Tough stance on tax change stuns contractors

Grant Prior 6 years ago
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Contractors have been left reeling by the tax authorities tough stance on changes to self employment which will send labour costs soaring from April.

Leading trade bodies and contractors attended a recent meeting with HMRC and Treasury officials to plead their case over the changes.

The Enquirer understands some employers were looking for April’s Finance Bill clampdown to be delayed – with one trade federation calling for a five-year postponement.

Contractors fear they are locked into fixed-price contracts which will see labour costs rise by up to 25% as thousands of workers are moved back onto PAYE.

But the authorities are standing firm on the timetable as they eye an estimated £520m increase in their construction tax haul.

One tax expert said: “I think people at that meeting where a bit taken aback at what they heard.

“The Revenue basically said they won’t be subsidising the industry a minute longer on this.”

National Access and Scaffolding Confederation President Kevin Ward was at the meeting and his organisation is fully backing the changes.

He said: “I was surprised how robust the Treasury and HMRC spokesmen were about the legislation and their desire to get it through.

“They gave no indication that they intended to soften it or delay it.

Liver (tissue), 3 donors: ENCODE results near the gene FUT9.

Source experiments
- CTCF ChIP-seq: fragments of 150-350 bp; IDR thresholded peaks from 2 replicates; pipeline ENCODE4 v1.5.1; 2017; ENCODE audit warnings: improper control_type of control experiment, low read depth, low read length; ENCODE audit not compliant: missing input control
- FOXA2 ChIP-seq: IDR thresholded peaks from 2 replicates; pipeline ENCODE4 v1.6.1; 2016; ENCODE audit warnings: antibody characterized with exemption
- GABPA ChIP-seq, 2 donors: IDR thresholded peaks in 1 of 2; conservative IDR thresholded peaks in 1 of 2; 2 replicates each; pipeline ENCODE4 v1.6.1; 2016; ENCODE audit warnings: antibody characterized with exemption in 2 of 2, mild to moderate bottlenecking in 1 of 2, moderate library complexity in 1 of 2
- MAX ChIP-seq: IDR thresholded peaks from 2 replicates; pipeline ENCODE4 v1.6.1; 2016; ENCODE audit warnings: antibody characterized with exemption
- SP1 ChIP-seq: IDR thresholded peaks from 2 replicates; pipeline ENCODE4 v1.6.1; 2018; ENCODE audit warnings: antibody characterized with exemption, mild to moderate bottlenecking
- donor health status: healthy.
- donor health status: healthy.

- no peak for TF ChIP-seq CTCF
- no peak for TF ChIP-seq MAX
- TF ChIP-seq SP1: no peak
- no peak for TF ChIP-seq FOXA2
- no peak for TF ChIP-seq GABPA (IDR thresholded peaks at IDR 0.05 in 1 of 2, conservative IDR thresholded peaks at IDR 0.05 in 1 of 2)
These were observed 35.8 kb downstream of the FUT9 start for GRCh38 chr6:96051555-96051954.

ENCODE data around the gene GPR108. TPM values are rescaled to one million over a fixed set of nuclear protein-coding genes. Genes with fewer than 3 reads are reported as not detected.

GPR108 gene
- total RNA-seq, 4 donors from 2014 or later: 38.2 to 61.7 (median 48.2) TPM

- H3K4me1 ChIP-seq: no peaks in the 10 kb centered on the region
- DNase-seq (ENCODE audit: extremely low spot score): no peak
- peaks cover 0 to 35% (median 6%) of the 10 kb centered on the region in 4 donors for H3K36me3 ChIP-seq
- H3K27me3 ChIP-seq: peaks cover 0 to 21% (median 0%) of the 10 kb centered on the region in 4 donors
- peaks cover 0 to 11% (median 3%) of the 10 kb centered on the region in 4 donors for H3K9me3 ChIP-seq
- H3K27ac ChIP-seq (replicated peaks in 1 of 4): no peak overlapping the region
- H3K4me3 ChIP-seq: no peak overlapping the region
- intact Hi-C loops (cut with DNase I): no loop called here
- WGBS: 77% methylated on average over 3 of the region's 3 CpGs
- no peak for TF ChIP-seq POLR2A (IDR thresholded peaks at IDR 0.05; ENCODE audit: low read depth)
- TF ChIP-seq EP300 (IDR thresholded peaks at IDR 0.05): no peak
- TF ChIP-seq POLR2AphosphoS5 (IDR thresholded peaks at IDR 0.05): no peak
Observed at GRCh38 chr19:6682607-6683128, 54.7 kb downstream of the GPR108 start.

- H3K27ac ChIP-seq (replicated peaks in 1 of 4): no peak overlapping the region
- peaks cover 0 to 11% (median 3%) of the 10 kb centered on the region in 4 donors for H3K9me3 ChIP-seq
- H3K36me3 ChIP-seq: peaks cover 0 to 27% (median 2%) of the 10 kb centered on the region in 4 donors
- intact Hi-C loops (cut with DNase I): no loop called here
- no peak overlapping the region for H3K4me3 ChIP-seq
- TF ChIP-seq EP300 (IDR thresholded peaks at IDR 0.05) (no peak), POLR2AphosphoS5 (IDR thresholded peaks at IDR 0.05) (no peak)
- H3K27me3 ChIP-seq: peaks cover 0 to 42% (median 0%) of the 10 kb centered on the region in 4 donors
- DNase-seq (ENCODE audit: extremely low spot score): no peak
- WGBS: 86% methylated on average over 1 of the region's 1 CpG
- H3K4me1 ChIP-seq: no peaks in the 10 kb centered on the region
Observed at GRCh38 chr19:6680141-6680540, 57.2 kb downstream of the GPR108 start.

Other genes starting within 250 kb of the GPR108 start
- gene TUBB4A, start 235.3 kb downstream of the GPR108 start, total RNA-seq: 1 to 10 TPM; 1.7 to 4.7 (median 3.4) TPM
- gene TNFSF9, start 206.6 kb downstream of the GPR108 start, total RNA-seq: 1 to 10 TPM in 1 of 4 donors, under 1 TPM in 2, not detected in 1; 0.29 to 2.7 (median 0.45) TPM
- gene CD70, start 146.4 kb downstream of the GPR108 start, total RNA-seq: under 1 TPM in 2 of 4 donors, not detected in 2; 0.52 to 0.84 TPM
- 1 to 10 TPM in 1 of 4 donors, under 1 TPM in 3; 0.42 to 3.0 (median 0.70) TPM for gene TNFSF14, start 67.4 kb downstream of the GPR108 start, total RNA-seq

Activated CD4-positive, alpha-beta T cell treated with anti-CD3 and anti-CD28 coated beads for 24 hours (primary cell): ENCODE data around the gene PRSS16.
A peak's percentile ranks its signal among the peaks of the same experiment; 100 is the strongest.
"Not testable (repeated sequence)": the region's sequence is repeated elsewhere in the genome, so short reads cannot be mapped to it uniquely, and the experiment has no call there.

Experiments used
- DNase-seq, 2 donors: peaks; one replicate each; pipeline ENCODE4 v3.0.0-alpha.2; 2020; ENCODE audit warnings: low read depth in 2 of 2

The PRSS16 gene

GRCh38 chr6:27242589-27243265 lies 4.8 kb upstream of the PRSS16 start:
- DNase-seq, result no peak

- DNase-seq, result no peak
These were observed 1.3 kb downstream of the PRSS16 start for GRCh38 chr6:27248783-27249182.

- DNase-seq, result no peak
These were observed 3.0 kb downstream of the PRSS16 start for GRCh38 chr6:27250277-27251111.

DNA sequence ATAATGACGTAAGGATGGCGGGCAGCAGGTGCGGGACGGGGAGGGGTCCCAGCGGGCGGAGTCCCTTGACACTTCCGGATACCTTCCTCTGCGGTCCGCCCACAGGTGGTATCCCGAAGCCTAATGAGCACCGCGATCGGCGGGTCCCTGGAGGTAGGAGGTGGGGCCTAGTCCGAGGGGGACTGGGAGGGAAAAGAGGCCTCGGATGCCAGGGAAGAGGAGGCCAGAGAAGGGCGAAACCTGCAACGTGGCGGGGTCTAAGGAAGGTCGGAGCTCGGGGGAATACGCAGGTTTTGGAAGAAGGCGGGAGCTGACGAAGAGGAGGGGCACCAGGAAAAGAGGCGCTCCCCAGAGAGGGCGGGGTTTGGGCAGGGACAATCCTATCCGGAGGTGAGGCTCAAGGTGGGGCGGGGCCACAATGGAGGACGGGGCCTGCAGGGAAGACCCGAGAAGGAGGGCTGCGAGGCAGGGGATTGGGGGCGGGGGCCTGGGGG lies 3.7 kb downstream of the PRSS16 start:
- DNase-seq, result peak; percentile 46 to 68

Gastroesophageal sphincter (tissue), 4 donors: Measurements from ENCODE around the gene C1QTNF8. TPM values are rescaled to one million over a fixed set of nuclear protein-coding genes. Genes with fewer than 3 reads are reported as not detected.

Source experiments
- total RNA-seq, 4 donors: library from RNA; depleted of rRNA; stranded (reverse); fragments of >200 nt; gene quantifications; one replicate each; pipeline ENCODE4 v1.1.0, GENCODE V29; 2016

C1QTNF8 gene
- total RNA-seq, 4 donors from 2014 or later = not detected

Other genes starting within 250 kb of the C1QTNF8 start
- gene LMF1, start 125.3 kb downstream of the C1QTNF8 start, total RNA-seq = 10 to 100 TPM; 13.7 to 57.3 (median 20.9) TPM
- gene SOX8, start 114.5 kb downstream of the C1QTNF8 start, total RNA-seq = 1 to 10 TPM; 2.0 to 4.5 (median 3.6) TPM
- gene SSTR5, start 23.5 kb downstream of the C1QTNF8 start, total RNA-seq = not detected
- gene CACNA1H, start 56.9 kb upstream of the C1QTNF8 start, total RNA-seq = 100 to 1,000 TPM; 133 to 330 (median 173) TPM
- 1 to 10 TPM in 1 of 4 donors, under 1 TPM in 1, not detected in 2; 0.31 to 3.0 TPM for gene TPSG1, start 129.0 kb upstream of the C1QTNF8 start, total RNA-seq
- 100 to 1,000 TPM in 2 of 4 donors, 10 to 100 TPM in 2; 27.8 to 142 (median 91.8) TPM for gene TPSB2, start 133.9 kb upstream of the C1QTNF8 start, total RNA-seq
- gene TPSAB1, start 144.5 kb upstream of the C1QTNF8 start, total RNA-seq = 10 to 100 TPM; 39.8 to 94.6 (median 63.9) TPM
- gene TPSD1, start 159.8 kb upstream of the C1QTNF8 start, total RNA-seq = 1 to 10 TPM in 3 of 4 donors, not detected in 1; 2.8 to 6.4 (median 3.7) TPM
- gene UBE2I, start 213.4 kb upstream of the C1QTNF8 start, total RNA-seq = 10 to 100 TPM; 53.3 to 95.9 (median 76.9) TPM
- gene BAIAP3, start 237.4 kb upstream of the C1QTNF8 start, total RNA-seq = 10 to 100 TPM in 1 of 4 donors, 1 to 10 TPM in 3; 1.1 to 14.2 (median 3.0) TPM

“The NASC fully support the planned changes to tax legislation proposed by HMRC which will help to stamp out the practice facilitated by some intermediaries/agencies of ‘bogus self-employment’.

“This will help in the creation a fairer trading environment where bonafide contractors who correctly remunerate their operatives via PAYE do not have to continue to trade at a disadvantage to unscrupulous businesses who have unfairly been using these aggressive tax avoidance schemes.

The plan is causing widespread panic in many sectors of the industry.

One source said: “The major players are gradually realising that this hits everyone below their Tier One suppliers.

“The payroll firms and labour agencies have gained such an influence now that they dominate sites.

“It’s a massive issue when you are on a fixed-price job relying on subcontractors who are suddenly going to see their labour costs shoot-up.

“This could send a lot of firms under.”

But one specialist said: “At least now we will all be competing on the same playing field.

“We have always employed our staff using the PAYE correct system, unlike some of our competitors who employ them through payroll agencies avoiding 13% NI and other costs.”

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